Some observers have erroneously stated that the interception return for a touchdown was not the most important play of the game since Arizona did eventually overcome that deficit by staging the greatest comeback in Super Bowl history during the fourth quarter, only to fall behind again in the final minutes. But without that freakish, one-in-a-million play at the very end of the first half, the Cardinals would not have NEEDED to produce the greatest comeback in Super Bowl history.

No, sir. Make no mistake about this - not only was that interception return for a Pittsburgh touchdown a play that we will be seeing in highlight films for the rest of our lives, it was also the play that ultimately decided the outcome of the game. But it would have been reduced to nothing more than a footnote to Super Bowl XLIII if Fitzgerald and Breaston had been able to catch up with Harrison only a yard earlier. The bottom line is that this was the decisive play of the contest. The Arizona Cardinals did not lose the 43rd Super Bowl by 4 points; they lost it by just a single yard of green turf. In the entire game, the Cardinals actually outgained the Steelers 407 yards to 292. But only ONE of those 292 Pittsburgh yards separated Arizona from victory. It was gained midpoint in the contest with no time left on the clock. How close was this Super Bowl? The Arizona Cardinals gave up only one yard too many. "Missed it by THAT much."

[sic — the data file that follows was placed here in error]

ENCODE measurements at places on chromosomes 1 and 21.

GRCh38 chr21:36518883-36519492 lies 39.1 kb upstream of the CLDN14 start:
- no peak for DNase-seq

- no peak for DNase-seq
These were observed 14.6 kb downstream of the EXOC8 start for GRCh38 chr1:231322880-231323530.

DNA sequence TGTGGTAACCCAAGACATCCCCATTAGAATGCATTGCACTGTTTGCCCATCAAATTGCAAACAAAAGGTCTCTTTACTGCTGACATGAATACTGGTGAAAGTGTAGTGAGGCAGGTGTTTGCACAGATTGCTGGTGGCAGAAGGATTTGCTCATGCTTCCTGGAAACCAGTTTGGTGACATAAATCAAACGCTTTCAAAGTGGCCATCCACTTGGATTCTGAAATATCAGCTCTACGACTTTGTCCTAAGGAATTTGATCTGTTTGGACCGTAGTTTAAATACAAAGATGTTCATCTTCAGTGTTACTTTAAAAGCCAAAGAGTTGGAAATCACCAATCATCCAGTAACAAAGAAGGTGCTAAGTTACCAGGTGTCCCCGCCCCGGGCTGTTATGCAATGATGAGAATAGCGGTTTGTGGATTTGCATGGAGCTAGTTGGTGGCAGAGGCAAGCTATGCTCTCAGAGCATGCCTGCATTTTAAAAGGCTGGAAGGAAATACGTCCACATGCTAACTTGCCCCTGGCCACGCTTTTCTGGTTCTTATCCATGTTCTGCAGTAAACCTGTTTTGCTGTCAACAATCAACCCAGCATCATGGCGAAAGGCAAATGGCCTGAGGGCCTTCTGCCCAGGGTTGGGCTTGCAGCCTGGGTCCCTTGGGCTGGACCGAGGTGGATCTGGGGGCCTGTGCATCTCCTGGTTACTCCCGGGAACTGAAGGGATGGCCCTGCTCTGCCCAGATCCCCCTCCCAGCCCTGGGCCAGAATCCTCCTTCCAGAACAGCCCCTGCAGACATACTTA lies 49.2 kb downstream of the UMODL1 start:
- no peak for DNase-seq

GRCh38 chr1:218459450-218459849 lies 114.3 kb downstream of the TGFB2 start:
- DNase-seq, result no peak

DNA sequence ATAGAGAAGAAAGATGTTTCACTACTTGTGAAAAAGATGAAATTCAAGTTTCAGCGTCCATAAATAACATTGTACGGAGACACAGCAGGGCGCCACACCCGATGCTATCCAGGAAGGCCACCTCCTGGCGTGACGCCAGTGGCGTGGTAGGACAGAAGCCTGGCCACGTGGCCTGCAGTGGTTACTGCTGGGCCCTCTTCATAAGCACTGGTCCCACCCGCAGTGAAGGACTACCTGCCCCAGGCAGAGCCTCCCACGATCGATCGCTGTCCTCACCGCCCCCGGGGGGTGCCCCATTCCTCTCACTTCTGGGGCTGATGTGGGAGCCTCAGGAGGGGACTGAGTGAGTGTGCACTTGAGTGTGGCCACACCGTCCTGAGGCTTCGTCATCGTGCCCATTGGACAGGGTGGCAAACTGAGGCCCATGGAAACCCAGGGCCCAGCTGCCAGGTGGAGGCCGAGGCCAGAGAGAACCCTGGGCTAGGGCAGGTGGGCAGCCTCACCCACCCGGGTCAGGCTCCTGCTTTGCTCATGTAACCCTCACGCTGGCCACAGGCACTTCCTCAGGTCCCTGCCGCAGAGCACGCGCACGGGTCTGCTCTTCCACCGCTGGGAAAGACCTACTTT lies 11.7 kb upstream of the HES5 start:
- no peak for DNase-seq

~ Stephen T. McCarthy

Monday, February 2, 2009


“You may glory in a team triumphant, but you fall in love with a team in defeat.”
~ Roger Kahn

There is no sight sadder than that of a bowl of brown guacamole in your living room the morning after your team has lost the Super Bowl. Had the Arizona Cardinals won Super Bowl XLIII last night, I’m sure I would have cleaned up the living room after the game, but when you lose a nail-biter like that, somehow you just can’t bring yourself to straighten up the mess right away. (Did you know that more avocados are sold in the United States on Super Bowl weekend than at any other time in the year? It’s a chips and guacamole thang.)

The final score of Super Bowl XLIII was Pittsburgh Steelers 27 – Arizona Cardinals 23. But that hardly tells the story; that doesn’t paint you a picture of the E Ticket ride this game turned out to be. Forget about anyone saying after the game “I’m going to Disneyland” as I’m not so sure this game wasn’t PLAYED at Disneyland. If I told you that one quarterback completed 31 of 43 passes for 377 yards, with 3 touchdown passes to 1 interception, you would say, “Wow!” If I then added, “But he was the quarterback for the losing team” you would say, “No way!” Yes, way! Those were Kurt Warner’s numbers. That’s what sort of game this was. It was arguably the most exciting Super Bowl ever played. (Remember when the games used to be Super Blowouts? Well, we’ve had some instant classics in recent times.)